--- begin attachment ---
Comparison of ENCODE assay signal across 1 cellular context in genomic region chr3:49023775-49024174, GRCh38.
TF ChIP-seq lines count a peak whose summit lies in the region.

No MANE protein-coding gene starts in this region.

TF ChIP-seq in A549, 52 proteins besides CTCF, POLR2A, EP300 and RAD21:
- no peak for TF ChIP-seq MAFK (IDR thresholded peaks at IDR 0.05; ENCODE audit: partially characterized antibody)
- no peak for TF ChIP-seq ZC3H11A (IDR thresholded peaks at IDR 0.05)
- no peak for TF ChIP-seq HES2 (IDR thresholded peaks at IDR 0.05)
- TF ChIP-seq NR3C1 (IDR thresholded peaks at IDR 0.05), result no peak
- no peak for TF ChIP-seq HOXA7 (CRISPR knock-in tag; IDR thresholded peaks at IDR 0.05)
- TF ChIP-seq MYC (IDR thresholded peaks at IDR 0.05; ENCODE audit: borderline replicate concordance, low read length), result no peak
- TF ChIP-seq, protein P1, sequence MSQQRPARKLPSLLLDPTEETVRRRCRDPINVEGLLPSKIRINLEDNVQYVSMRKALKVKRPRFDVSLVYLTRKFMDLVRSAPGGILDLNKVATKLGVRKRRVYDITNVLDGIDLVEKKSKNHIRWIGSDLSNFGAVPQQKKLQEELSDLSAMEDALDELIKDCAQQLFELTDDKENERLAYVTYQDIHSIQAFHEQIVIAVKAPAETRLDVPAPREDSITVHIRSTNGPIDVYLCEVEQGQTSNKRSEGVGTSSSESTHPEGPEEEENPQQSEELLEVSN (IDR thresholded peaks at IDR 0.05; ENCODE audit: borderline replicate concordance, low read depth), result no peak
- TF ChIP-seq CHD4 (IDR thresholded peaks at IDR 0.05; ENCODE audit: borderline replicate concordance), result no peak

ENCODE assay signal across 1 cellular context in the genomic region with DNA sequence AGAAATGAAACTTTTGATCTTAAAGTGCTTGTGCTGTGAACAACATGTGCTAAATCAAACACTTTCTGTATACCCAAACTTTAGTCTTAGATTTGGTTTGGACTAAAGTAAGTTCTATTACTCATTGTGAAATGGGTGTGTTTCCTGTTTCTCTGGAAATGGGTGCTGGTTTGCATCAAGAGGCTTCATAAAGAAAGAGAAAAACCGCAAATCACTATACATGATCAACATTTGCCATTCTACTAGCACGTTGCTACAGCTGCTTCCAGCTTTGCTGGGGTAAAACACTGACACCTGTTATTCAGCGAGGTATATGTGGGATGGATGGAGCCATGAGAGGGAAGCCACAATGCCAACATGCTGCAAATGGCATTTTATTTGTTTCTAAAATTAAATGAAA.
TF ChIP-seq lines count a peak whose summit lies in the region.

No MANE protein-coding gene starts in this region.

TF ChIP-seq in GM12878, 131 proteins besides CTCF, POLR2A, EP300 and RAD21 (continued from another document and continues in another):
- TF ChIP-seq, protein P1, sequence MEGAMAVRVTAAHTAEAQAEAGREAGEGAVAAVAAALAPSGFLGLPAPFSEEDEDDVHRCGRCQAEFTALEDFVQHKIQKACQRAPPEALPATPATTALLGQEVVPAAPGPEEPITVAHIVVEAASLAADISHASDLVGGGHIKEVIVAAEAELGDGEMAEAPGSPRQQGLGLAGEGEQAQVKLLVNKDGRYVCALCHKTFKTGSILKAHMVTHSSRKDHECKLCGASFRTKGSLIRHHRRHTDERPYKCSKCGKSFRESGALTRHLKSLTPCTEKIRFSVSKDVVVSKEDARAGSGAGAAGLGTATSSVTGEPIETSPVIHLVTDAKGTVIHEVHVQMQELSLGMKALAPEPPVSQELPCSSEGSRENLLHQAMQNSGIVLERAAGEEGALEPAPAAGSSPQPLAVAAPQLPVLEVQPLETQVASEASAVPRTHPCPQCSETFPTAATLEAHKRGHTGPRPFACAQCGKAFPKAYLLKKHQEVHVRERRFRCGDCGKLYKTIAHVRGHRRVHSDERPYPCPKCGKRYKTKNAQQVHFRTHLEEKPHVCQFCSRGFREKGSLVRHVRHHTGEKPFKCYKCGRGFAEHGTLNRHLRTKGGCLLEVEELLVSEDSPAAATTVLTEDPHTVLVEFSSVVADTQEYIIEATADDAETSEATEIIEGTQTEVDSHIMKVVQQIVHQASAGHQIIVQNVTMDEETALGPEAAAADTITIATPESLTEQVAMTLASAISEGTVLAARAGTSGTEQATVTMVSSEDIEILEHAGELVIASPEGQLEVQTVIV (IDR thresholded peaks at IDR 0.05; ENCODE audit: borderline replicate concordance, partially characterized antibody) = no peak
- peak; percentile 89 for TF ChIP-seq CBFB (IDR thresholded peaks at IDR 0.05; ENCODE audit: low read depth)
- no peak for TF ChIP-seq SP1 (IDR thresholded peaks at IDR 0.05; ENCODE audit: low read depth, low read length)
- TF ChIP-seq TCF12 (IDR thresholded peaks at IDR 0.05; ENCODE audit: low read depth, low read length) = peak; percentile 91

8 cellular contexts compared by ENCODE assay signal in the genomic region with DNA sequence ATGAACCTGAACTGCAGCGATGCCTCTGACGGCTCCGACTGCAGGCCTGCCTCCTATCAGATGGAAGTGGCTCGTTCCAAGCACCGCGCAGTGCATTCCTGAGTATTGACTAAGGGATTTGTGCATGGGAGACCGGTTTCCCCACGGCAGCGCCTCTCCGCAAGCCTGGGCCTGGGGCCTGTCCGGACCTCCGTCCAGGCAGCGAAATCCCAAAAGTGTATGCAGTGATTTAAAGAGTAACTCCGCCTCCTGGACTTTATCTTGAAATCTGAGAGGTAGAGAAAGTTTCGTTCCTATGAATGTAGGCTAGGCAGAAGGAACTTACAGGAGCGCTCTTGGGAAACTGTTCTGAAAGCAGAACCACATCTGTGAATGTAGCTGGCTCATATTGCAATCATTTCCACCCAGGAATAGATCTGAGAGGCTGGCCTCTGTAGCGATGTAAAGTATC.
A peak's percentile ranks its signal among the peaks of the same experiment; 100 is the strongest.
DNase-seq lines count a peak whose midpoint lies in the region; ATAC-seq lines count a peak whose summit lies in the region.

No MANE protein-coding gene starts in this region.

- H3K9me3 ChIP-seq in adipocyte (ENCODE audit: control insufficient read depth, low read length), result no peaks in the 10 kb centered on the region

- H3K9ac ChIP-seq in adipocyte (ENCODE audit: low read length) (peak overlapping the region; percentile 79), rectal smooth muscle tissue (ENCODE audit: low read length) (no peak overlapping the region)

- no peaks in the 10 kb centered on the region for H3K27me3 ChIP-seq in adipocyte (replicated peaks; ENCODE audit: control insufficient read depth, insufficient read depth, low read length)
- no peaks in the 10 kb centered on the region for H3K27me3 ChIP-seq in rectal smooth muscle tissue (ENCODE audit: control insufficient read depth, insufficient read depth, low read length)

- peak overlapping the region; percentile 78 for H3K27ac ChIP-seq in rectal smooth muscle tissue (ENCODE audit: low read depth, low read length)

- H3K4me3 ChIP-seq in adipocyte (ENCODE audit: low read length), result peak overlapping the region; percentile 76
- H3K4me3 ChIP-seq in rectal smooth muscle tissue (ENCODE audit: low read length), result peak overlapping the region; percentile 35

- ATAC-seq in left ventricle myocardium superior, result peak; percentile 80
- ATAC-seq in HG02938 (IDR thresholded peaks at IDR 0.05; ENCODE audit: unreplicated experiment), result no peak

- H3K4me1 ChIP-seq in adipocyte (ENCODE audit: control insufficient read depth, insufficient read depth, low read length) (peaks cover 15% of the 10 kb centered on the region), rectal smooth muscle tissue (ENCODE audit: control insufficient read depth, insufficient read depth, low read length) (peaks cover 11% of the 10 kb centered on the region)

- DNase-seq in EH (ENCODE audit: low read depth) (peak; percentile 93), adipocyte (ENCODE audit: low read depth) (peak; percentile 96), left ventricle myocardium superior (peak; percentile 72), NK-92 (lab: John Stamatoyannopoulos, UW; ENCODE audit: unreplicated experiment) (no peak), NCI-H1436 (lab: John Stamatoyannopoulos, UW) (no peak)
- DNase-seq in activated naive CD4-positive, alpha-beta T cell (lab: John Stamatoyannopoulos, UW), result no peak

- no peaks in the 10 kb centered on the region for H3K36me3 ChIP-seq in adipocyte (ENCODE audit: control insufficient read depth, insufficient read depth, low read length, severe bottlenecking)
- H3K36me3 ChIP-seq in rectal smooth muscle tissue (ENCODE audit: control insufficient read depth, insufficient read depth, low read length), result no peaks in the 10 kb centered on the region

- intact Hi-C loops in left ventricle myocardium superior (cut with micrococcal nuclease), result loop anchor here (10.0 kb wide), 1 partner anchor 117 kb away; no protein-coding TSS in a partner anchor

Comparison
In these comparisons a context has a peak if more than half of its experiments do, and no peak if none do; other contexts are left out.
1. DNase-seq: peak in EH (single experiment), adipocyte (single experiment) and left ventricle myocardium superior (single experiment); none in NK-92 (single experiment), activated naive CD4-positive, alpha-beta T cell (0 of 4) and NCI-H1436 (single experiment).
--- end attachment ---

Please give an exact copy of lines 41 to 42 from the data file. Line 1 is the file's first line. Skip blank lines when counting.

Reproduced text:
In these comparisons a context has a peak if more than half of its experiments do, and no peak if none do; other contexts are left out.
1. DNase-seq: peak in EH (single experiment), adipocyte (single experiment) and left ventricle myocardium superior (single experiment); none in NK-92 (single experiment), activated naive CD4-positive, alpha-beta T cell (0 of 4) and NCI-H1436 (single experiment).